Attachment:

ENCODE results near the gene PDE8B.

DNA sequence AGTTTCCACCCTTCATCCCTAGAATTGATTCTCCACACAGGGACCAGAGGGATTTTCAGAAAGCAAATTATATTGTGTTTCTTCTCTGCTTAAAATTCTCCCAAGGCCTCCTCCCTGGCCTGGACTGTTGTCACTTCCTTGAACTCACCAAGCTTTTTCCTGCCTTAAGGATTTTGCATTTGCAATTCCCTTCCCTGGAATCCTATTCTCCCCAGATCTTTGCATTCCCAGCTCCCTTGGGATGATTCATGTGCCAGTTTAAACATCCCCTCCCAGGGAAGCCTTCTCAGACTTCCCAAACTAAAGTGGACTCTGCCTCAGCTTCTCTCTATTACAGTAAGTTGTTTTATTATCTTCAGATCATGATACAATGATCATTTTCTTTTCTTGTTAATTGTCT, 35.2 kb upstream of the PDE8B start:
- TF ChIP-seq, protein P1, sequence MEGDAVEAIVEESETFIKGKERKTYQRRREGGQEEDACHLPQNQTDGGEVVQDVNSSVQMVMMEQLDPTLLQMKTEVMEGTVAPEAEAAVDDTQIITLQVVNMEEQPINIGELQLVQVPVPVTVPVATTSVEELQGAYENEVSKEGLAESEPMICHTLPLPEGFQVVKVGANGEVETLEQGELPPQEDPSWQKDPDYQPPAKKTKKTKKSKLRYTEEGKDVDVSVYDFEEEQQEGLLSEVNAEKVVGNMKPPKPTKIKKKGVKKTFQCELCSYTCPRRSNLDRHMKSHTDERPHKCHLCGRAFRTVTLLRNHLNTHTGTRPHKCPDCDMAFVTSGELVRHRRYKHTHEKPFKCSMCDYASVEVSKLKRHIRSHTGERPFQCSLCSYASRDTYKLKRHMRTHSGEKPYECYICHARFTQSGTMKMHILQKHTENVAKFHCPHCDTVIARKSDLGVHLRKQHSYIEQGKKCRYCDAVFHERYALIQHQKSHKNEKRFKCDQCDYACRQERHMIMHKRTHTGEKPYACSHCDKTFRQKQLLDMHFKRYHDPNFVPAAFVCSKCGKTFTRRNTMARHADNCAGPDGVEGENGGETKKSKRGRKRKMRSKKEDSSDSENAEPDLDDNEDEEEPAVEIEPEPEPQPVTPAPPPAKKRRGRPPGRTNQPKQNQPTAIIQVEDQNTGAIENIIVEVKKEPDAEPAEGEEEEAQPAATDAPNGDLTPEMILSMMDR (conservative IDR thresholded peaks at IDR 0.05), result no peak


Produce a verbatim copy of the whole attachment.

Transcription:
ENCODE results near the gene PDE8B.

DNA sequence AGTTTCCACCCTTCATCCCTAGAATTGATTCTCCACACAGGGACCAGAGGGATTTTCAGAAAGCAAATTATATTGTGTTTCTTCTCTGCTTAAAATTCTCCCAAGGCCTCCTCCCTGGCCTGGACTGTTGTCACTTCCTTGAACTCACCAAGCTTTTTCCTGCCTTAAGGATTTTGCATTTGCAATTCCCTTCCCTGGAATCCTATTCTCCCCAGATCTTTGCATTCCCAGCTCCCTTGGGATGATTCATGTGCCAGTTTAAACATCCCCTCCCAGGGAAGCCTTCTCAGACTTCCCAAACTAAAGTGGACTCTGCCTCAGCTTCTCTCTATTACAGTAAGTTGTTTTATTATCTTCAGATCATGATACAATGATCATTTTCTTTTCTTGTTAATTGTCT, 35.2 kb upstream of the PDE8B start:
- TF ChIP-seq, protein P1, sequence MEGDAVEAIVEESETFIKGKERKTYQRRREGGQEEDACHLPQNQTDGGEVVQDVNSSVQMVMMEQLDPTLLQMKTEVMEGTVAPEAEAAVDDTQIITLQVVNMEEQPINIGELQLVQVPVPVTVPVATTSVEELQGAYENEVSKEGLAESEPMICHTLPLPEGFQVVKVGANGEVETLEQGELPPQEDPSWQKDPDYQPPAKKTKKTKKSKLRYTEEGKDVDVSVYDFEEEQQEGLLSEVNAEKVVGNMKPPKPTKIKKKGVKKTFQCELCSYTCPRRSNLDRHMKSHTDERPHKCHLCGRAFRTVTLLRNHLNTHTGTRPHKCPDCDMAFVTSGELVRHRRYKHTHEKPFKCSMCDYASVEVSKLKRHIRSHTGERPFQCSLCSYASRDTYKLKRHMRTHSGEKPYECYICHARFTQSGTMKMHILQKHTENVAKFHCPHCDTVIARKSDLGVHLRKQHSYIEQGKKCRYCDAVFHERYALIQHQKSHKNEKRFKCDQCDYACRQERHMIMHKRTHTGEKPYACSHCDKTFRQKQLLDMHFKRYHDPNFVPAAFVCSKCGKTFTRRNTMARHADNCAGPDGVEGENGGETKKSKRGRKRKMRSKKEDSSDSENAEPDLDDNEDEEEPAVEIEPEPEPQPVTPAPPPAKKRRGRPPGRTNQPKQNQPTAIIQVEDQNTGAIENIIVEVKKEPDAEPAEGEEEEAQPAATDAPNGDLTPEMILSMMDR (conservative IDR thresholded peaks at IDR 0.05), result no peak